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The Art of Staying Young and Active

| July 24, 2019
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How can you take years off your physical and mental age?

What choices could make you feel and look better?

A few good habits might make a difference.

Eat healthily. Aerobic exercise helps the heart, but it doesn’t necessarily trim the stomach. Eating less processed food—and less carbohydrates—can promote weight loss, especially as our metabolism slows. Sodas and beer equal liquid carbs and worthless calories; in contrast, whole grains are the carbs that can give us nutritious, steady energy. Fruits and green, leafy vegetables that grow above the ground are great for our minds and bodies.

 

Exercise.

Talk to your doctor about what you can do safely. In addition to light or moderate aerobic exercise such as biking, walking or yoga, weight-bearing exercise may be recommended as well to keep your upper body strong and coordinated. Interval training two or three times a week can give you a way to gently shock your muscles in short workouts.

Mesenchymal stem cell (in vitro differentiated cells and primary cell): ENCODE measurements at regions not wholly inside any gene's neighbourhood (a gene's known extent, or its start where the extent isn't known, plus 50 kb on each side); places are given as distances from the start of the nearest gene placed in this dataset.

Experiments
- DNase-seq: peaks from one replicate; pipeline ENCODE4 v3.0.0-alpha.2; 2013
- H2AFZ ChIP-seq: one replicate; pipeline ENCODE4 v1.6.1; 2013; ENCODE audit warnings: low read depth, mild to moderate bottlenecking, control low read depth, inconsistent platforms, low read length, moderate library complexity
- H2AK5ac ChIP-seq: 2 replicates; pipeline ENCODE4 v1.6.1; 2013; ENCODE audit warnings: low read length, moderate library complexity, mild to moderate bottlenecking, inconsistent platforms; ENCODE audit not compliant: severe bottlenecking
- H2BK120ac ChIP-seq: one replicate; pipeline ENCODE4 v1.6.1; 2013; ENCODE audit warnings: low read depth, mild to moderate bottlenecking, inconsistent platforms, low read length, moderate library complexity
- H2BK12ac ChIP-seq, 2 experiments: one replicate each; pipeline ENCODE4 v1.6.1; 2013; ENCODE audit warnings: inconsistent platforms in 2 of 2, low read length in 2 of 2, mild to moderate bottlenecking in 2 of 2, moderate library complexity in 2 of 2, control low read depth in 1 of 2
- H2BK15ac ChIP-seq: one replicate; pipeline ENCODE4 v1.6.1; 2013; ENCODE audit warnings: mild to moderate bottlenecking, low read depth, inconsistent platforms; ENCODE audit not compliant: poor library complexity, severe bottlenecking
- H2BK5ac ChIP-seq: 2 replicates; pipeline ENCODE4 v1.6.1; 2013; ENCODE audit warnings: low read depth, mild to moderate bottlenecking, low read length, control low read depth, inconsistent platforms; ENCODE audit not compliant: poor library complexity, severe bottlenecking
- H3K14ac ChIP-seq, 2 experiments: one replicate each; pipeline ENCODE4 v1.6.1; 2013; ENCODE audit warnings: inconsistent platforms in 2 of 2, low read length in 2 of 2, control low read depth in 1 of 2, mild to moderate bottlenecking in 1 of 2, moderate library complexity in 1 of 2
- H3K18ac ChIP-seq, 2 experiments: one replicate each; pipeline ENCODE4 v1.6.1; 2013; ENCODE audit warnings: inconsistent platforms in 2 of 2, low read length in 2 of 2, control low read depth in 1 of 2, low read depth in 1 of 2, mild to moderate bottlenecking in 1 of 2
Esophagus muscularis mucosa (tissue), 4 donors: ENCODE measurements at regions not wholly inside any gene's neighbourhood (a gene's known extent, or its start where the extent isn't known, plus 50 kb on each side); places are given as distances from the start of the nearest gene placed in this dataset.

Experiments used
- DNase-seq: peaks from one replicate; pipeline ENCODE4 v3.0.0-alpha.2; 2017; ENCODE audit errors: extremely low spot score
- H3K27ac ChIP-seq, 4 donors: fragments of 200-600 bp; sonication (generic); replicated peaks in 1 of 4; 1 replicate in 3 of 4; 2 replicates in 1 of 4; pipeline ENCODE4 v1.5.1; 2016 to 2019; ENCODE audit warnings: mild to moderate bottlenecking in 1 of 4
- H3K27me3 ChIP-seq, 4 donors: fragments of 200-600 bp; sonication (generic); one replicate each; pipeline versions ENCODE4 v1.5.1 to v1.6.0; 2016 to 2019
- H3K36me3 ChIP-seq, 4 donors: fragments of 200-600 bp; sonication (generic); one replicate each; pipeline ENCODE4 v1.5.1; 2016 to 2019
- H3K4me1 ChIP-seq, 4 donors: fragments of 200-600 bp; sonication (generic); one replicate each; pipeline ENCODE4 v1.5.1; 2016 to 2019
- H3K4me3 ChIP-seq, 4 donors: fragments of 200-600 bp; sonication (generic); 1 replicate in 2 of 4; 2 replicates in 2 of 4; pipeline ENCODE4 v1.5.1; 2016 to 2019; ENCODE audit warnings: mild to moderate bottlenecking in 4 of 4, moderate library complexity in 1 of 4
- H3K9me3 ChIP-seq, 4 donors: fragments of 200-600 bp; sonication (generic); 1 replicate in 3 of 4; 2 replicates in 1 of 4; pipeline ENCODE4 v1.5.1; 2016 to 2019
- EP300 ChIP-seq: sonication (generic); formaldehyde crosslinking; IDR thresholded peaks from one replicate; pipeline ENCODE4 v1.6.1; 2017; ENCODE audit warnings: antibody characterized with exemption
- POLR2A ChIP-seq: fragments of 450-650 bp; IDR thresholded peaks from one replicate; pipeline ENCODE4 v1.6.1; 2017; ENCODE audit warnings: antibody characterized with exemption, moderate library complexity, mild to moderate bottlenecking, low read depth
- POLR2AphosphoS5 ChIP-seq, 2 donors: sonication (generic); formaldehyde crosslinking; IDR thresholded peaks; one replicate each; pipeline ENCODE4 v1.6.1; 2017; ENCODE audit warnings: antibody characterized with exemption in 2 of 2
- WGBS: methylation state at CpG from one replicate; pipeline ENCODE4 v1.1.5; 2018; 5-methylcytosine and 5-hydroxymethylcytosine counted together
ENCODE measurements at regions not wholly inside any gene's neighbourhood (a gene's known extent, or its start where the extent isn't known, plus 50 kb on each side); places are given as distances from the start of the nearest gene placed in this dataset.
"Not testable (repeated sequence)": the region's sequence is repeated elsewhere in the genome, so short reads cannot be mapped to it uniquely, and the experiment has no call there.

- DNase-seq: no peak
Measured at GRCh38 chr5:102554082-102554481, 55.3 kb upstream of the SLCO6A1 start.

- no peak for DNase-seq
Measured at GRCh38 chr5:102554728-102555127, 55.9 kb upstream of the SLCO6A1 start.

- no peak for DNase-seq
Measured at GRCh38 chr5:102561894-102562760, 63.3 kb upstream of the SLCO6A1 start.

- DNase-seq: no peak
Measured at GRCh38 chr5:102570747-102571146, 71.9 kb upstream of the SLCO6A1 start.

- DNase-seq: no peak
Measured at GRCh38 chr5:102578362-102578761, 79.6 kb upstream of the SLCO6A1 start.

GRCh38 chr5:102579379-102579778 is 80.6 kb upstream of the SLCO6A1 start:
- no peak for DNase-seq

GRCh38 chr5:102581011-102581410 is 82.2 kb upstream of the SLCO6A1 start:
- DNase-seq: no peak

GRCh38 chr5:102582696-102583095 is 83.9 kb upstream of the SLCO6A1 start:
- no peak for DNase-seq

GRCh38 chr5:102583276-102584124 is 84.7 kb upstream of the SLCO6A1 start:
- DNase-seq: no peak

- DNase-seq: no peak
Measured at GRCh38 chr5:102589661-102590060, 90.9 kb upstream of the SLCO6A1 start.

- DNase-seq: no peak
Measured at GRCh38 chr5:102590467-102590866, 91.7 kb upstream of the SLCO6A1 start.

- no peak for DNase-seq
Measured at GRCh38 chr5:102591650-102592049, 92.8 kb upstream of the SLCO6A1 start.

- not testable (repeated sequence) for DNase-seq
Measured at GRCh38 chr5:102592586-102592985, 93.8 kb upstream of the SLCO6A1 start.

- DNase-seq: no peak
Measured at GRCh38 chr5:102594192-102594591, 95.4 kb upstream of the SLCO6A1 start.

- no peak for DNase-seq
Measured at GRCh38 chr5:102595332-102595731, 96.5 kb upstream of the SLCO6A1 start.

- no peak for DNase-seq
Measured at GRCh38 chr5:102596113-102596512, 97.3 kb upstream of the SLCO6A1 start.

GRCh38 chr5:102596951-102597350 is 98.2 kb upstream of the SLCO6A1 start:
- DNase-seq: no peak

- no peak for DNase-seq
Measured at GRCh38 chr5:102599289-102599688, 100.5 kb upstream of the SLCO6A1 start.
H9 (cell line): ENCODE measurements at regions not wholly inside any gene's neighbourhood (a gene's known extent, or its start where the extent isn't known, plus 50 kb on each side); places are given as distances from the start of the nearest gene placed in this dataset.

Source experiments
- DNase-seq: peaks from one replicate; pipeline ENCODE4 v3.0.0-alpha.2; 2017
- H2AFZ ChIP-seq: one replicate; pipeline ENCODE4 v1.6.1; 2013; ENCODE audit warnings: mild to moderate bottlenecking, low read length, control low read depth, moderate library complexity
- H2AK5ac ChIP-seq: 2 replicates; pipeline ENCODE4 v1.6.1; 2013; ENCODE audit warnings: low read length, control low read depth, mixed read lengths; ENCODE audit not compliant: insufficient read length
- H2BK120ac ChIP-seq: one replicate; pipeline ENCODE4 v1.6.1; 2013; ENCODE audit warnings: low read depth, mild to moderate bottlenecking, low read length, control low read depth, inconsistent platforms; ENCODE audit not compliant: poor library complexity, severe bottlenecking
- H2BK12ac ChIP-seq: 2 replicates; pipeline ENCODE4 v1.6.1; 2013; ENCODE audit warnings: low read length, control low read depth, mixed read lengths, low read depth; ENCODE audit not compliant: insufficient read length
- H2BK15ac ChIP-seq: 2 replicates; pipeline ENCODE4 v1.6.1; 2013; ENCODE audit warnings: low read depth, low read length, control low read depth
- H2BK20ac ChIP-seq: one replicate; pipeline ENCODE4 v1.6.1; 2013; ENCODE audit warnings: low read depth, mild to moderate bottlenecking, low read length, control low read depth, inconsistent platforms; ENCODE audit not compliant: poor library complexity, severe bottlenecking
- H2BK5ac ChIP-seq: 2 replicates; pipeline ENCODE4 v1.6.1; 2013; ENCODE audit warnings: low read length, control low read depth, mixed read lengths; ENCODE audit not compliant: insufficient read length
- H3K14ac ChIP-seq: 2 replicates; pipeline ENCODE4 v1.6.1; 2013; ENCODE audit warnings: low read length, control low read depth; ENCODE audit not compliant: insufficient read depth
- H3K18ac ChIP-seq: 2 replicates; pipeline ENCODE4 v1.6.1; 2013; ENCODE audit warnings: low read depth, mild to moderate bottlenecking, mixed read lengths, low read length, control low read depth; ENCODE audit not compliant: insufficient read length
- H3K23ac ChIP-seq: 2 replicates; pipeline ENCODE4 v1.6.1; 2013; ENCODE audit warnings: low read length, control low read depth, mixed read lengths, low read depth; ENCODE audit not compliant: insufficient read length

Have fun and keep your stress level down.

In 2016, an American Psychological Association study found that 24% of Americans were contending with “extreme stress” caused by external pressures.[1] Saying no instead of yes—and saying yes to fun more often—can provide a safety valve. Diversions aside, meditation and relaxation techniques can help, such as progressive muscle relaxation (where you focus on making one muscle group after another less tense) and autogenic relaxation (relaxing by envisioning calming images, complemented by verbal cues).

 

Looking and feeling better may mean changing a few behaviors.

The changes need not be radical, but they could certainly be beneficial. Who knows, they may help you add years to your life.

 

 

Sources/Disclaimers:

The opinions voiced in this material are for general information only and are not intended to provide specific advice or recommendations for any individual.

This information is not intended to be a substitute for individualized legal advice. Please consult your legal advisor regarding your specific situation.

[1] cbsnews.com/news/stress-levels-in-the-u-s-continue-to-increase

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